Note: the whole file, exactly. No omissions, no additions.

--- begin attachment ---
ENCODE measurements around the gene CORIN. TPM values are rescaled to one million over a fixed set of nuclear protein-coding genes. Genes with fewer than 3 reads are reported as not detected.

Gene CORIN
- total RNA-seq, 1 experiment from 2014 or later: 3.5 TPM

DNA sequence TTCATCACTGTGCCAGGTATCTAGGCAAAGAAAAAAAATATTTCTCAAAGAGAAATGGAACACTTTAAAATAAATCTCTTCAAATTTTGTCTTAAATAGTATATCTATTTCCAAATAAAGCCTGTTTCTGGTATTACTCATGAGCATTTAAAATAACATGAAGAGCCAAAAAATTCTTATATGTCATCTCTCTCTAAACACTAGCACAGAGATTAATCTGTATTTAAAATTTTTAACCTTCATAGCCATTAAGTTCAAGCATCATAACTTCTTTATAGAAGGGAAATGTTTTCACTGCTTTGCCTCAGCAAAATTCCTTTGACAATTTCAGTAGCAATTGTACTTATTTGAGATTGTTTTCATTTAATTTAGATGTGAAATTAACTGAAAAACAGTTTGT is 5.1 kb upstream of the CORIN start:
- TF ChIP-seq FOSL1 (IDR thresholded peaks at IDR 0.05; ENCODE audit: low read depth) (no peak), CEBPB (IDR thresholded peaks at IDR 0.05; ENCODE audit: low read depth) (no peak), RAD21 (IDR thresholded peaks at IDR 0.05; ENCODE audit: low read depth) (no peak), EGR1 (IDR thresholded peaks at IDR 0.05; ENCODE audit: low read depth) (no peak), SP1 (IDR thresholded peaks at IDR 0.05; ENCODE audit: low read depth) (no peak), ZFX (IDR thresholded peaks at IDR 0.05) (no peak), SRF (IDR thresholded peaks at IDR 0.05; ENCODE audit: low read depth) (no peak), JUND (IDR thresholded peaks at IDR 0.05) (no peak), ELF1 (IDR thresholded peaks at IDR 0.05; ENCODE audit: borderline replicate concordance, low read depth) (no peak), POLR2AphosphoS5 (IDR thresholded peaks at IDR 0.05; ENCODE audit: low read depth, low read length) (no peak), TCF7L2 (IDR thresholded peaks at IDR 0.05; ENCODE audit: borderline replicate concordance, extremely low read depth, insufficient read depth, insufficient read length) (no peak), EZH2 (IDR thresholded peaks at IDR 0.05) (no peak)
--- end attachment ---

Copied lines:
ENCODE measurements around the gene CORIN. TPM values are rescaled to one million over a fixed set of nuclear protein-coding genes. Genes with fewer than 3 reads are reported as not detected.

Gene CORIN
- total RNA-seq, 1 experiment from 2014 or later: 3.5 TPM

DNA sequence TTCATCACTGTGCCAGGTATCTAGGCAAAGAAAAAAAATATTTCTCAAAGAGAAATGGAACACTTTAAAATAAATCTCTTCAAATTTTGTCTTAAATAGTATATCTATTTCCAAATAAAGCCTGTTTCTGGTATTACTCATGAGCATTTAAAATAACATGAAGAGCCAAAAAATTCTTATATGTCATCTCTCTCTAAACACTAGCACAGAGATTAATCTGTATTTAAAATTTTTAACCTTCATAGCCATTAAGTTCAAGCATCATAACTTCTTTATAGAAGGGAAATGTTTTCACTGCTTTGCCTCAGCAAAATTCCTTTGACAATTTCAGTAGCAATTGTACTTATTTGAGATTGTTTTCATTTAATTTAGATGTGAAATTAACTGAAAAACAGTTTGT is 5.1 kb upstream of the CORIN start:
- TF ChIP-seq FOSL1 (IDR thresholded peaks at IDR 0.05; ENCODE audit: low read depth) (no peak), CEBPB (IDR thresholded peaks at IDR 0.05; ENCODE audit: low read depth) (no peak), RAD21 (IDR thresholded peaks at IDR 0.05; ENCODE audit: low read depth) (no peak), EGR1 (IDR thresholded peaks at IDR 0.05; ENCODE audit: low read depth) (no peak), SP1 (IDR thresholded peaks at IDR 0.05; ENCODE audit: low read depth) (no peak), ZFX (IDR thresholded peaks at IDR 0.05) (no peak), SRF (IDR thresholded peaks at IDR 0.05; ENCODE audit: low read depth) (no peak), JUND (IDR thresholded peaks at IDR 0.05) (no peak), ELF1 (IDR thresholded peaks at IDR 0.05; ENCODE audit: borderline replicate concordance, low read depth) (no peak), POLR2AphosphoS5 (IDR thresholded peaks at IDR 0.05; ENCODE audit: low read depth, low read length) (no peak), TCF7L2 (IDR thresholded peaks at IDR 0.05; ENCODE audit: borderline replicate concordance, extremely low read depth, insufficient read depth, insufficient read length) (no peak), EZH2 (IDR thresholded peaks at IDR 0.05) (no peak)